Myanmar Factories to Close Amid Planned Power Cuts

By The Irrawaddy 8 March 2022

Factories in Yangon are planning to temporarily halt operations next week after the junta-controlled Ministry of Electricity and Energy announced there might be 24-hour power cuts from Saturday until March 18.

The regime said it would be carrying out underwater pipework to transport gas from two new Shwe gas project fields off the Rakhine coast from March 12-18.

During the pipework, production will halt at Shwe, which supplies gas to generate 668 megawatts (MW) daily for the national grid, forcing the ministry to halve power supplies to 334MW per day, the ministry announced.

Electricity supplied to the grid has declined by 970MW because liquefied natural gas-fired power plants have suspended operations due to increased gas prices and pylons supplying electricity from Lawpita, one of Myanmar’s main hydropower plants, were blown up, said the ministry.

The ministry said it could only produce 2.2GW per day at present and it could only supply 873MW, a quarter of the daytime national demand of 3.4 gigawatts (GW), from March 12 to 18.

Myanmar has experienced rolling blackouts since December, becoming worse since late February with random outages lasting up to six hours.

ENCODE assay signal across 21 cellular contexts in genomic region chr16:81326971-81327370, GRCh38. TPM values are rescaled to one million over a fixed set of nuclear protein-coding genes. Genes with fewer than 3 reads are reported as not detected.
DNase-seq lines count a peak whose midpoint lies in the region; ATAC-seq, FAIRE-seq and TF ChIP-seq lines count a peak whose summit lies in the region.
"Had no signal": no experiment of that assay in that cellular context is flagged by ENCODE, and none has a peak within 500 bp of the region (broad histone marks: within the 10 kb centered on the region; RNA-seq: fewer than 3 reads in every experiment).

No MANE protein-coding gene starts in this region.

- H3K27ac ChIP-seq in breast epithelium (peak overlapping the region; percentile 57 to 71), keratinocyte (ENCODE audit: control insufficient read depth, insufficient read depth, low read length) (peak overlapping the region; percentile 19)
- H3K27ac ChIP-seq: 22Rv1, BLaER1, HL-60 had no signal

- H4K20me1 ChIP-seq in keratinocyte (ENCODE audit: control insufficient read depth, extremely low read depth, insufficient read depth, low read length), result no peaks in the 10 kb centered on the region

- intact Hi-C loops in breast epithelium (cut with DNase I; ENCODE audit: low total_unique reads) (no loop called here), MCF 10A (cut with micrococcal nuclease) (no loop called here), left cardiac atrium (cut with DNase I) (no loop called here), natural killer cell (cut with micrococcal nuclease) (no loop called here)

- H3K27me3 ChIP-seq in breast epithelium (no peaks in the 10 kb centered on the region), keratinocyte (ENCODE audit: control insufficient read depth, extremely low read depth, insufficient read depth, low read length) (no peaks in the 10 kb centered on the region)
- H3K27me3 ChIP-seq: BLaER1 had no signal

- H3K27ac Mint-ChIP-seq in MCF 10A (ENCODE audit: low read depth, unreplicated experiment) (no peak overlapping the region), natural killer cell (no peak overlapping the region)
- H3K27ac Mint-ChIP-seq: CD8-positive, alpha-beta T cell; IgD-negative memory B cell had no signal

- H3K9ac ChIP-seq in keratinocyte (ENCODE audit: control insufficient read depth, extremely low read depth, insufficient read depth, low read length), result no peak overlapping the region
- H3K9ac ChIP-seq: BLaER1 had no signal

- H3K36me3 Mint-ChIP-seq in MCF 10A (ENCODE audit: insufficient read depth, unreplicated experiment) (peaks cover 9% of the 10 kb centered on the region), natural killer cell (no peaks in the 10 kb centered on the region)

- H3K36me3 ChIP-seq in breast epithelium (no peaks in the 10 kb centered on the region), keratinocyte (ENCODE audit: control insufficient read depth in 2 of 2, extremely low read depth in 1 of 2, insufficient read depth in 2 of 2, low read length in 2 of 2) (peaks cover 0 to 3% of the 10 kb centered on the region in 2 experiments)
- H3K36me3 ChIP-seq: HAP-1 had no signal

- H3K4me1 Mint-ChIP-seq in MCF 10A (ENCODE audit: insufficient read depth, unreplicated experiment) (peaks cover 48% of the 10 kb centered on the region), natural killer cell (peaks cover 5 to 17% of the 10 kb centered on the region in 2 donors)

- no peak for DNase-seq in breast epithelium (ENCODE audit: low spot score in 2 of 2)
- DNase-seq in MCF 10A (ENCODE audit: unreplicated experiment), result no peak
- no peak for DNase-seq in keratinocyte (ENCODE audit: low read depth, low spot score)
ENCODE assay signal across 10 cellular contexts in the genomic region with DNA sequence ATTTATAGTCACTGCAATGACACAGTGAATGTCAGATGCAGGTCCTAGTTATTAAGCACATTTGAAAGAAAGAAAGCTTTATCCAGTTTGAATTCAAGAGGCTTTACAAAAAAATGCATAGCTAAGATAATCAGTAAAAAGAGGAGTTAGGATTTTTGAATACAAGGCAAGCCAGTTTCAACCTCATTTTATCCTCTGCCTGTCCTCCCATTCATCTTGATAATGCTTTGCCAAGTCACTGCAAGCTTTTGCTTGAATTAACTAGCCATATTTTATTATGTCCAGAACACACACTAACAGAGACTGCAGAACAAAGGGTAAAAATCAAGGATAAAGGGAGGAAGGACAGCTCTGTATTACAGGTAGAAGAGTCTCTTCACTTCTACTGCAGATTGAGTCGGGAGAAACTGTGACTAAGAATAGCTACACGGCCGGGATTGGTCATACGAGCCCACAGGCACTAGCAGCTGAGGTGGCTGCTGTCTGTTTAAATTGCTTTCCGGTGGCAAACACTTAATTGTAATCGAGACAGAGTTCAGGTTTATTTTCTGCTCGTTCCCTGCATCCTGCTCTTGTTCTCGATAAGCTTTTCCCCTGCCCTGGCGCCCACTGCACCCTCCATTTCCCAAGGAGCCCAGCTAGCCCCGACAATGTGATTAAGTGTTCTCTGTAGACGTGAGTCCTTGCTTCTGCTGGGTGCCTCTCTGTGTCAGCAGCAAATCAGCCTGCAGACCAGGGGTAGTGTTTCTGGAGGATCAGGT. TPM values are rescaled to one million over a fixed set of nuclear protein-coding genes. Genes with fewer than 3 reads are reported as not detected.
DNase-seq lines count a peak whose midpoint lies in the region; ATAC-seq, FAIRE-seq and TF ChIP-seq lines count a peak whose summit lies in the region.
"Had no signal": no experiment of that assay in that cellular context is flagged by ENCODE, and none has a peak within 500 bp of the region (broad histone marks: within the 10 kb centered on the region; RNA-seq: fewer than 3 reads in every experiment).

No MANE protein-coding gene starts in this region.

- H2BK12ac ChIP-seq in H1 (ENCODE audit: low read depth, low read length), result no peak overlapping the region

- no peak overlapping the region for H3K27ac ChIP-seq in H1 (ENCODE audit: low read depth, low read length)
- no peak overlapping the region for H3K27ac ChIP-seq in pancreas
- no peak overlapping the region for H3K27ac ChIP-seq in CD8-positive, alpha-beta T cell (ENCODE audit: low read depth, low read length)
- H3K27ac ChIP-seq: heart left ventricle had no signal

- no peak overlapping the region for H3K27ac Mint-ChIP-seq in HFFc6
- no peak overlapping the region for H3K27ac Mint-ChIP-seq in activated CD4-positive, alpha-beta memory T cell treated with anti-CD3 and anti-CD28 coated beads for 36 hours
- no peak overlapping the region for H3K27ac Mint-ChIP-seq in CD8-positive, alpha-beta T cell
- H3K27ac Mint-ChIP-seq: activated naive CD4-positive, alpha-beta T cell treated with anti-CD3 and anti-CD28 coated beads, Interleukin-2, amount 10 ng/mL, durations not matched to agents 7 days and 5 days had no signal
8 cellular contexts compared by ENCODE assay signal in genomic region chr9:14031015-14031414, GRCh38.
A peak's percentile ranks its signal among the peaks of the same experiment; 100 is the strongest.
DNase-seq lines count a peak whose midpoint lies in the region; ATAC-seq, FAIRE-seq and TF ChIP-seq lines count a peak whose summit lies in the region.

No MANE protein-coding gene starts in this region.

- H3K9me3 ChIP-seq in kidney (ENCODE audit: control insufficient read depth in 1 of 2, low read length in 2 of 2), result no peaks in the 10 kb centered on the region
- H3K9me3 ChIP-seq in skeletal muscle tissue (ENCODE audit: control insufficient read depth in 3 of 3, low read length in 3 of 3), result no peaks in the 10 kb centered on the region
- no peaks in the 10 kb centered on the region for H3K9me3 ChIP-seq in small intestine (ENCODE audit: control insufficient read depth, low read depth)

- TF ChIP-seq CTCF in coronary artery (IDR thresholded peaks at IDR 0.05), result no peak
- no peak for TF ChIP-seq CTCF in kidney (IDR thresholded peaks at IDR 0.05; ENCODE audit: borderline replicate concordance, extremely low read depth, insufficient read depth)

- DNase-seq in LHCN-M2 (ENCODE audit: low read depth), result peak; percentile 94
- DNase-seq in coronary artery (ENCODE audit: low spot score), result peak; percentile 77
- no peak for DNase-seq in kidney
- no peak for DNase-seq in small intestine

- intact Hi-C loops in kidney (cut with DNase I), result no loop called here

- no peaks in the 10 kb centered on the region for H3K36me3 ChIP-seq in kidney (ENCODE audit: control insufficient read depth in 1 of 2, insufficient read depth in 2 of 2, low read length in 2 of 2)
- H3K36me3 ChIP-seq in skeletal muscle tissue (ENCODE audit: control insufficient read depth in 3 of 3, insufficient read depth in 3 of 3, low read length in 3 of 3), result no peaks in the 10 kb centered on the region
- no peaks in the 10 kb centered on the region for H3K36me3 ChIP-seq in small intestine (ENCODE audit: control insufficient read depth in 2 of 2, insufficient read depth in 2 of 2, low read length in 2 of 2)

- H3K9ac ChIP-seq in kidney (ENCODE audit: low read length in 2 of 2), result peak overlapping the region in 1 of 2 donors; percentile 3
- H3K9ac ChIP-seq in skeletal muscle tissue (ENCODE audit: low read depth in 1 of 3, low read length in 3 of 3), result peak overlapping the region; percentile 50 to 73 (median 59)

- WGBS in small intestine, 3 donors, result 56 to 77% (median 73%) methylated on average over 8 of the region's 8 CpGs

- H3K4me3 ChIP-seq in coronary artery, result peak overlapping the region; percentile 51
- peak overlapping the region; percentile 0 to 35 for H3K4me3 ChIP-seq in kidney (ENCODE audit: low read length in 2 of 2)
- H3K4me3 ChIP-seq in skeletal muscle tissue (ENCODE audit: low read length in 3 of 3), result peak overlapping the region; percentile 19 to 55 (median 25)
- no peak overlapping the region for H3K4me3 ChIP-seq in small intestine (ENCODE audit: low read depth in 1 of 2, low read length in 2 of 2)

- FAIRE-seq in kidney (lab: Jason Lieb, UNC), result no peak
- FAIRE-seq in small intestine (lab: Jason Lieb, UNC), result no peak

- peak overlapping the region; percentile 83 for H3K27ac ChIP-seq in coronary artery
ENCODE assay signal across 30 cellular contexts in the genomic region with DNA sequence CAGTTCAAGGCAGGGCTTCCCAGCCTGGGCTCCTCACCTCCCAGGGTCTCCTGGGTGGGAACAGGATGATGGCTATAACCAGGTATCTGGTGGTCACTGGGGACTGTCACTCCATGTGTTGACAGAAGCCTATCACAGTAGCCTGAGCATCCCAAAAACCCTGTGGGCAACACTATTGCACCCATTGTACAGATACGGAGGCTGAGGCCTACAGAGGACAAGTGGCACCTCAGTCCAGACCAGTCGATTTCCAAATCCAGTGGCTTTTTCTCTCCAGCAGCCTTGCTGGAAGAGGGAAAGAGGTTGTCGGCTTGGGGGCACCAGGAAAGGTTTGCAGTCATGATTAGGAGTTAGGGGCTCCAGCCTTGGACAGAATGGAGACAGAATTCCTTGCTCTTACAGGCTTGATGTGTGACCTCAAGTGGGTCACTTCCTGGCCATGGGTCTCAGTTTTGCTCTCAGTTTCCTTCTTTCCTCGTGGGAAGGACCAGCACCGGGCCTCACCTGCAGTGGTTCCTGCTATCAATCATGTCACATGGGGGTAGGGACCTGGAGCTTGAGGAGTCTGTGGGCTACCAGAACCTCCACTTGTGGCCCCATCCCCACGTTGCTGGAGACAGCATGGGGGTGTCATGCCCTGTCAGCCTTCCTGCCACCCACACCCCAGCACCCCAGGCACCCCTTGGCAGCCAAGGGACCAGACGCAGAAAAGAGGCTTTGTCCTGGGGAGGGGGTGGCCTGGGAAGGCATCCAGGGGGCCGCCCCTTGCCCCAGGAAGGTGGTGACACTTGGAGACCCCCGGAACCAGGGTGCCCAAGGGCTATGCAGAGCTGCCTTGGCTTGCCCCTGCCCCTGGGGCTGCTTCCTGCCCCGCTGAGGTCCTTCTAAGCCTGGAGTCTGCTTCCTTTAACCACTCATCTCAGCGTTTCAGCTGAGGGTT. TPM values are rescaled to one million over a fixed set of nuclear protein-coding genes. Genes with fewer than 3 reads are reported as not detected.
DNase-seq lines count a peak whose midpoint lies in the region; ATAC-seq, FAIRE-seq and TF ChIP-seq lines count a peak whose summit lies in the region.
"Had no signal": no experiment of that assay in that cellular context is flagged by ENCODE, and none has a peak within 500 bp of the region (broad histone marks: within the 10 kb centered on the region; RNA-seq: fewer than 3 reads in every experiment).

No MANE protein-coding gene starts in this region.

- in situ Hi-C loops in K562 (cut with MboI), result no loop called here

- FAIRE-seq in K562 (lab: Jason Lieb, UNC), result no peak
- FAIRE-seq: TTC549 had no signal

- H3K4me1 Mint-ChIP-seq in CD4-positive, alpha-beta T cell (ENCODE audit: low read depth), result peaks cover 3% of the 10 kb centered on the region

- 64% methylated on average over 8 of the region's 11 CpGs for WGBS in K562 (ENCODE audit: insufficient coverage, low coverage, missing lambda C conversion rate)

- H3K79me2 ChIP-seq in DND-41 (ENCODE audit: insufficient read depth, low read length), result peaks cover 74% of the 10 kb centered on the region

The maximum daily production capacity under the ousted National League for Democracy administration was nearly 4.2GW.

A factory owner from Yangon’s Hlaing Tharyar Industrial Zone, who asked not to be named, told The Irrawaddy: “The difficulty is that we don’t know when power outages will strike and thus are suffering losses. They have not notified industrial zones about these planned cuts.”

He said the factory would halt operations for a few days because it cost less than operating if electricity was cut for 24 hours.

“We don’t know how long blackouts will last and production costs may increase by 30 percent if we use generators,” said the owner.

The regime did not specify where the power cuts will occur and how long they will last.

Factory owners in Yangon complained about the long, irregular blackouts.

One Yangon drinking water producer said: “Because of fuel price hikes, it is not cost-effective to run with generators.”

Some water plants have already suspended operations.

Yangon has faced two or three daily blackouts lasting at least five hours. Residents are fearing water shortage next week and storing water in every available container.

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